Cats hide their pain. It takes knowledge and experience to identify the small details
My colleagues in Markham veterinary clinics and I see cats that have been suffering from pain almost daily. Very often the owners didn’t have an idea. Their cats “seemed so healthy”. The fact is, cats seldom exhibit any outward signs of pain.
The majority of professional veterinarians, animal surgeons and pet care specialists now agree that cats have often significant pain, yet it is very difficult to diagnose.
Arthritis or degenerative joint disease is one of the most overlooked painful conditions in cats.
I’ve treated animals from all over the province – mostly from Unionville and those seeking pet care services from nearby Markham, Stouffville, Richmond Hill, Scarborough, North York and Uxbridge – and I can tell you from my 25-plus years of specialized veterinary experience that pain in cats is often overlooked.
As with humans, pain is an indicator of a problem. The body gives you a warning that something needs to be cared for. But most owners aren’t even aware their cat has a problem and are surprised that their cat doesn’t call them for help. The reason lies in cats’ genetics. The ancestors of our domesticated cats lived as solitary hunters. They do not hunt in packs like dogs and any sign of weakness makes a cat prey to other stronger animals. Therefore, in the wild or in your home, cats are better at concealing their pain.
Veterinary medicine has a history of underestimating cat pain. For example, a cat’s gait is so smooth and elastic that arthritis often remains undiagnosed although most older cats develop degenerative joint disease. Often a cat will be in pain without any noticeable limp.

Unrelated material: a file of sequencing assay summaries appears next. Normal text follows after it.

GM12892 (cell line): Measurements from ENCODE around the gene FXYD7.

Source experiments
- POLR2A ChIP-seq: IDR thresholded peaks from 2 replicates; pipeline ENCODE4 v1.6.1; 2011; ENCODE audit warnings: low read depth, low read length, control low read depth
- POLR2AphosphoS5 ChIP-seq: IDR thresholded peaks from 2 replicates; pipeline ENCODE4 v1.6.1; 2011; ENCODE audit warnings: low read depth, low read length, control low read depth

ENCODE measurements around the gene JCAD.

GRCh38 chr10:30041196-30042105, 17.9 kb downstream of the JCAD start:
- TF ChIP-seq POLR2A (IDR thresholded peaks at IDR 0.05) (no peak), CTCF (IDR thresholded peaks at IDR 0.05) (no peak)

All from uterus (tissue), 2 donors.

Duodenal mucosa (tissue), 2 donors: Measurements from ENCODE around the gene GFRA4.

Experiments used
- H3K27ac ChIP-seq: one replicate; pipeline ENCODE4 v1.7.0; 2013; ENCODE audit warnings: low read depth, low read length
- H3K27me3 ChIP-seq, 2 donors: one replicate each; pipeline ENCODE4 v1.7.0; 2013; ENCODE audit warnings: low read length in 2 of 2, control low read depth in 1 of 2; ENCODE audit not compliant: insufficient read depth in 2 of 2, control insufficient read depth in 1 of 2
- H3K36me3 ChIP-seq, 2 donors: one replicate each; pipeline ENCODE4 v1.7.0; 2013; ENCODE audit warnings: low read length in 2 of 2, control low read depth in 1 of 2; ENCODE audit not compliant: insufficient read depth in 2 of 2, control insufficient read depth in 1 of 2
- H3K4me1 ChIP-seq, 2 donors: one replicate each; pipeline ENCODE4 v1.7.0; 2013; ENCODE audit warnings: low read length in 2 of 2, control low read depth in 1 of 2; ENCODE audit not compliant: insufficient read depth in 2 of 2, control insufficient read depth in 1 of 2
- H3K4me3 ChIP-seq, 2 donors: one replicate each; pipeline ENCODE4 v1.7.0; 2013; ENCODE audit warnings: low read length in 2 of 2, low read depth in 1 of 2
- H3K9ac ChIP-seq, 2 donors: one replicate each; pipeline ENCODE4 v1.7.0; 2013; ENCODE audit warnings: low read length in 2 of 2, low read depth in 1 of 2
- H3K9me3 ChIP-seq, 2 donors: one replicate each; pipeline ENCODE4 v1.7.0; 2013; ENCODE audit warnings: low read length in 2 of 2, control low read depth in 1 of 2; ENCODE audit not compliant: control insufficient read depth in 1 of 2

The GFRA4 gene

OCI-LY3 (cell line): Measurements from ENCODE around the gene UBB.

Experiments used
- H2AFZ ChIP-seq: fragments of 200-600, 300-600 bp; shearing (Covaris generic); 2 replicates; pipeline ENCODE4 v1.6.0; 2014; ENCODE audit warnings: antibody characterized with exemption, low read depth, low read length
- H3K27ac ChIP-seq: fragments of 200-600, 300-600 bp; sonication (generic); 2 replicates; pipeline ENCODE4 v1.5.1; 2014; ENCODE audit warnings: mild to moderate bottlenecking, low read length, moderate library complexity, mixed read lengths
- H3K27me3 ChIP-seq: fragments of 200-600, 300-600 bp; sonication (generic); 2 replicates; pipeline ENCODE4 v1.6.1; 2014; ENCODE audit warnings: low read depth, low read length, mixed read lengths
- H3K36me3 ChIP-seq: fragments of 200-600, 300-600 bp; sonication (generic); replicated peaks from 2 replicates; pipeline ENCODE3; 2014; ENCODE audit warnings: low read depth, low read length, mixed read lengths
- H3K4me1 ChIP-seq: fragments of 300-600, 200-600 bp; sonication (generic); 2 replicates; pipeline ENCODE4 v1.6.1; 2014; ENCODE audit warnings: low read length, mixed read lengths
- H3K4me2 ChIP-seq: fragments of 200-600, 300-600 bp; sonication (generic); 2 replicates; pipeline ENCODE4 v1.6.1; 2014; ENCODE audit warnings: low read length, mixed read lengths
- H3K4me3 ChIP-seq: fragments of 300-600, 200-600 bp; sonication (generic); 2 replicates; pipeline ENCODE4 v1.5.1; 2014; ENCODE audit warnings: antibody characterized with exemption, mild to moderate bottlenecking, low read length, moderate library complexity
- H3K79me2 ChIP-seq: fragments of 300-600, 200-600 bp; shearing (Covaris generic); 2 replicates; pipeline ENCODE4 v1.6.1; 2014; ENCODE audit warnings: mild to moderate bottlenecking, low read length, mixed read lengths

Here are some not-so-obvious signs that could reveal that your cat is in pain:
1. A minor change in your cat’s gait
2. He/she is withdrawn and/or deviating from daily routines
3. Your cat sleeps more that usual and is not as active when awake
4. Lack of grooming. For example, watch for small tufts of hair sticking up. Most cat owners who bring their pets into our vet clinic do not realize that this too can be a sign of pain.
5. The position of your cat’s eyes. Cats in pain are usually squinting slightly and their eyes are looking slightly upward toward the outer edges of their temporal bones.
Other signs of pain in cats may be a lack of appetite, changing sleep patterns and abnormal reactions when you pet them or cuddle them in your lap. It’s also a good idea to check your cat’s urine and feces occasionally. If you suspect that your cat is in any kind of pain, please stop by our clinic. We are here to help you and your cats enjoy life to the fullest.
Dr. Ernst Marsig, veterinarian in Markham
Practicing Veterinary Medicine in Markham for a Long and Happy Life of ALL Your Pets.
Animal Hospital of Unionville, a veterinary clinic on the north side of Hwy 7, serving all pets in Markham, Richmond Hill, Scarborough, Stouffville, and North York since 1966. We are your family vets for dogs, cats, pocket pets (rabbits, chinchillas, gerbils, mice, rats, hamsters, guinea pigs, skinny pigs, etc.), ferrets, and birds (budgies, cockatiel, parrots, amazon, cockatoo, love birds, conures, African greys, finches, canaries, etc.).
Disclaimer: No part of this website constitutes medical advice. Readers are advised to consult with their veterinarian.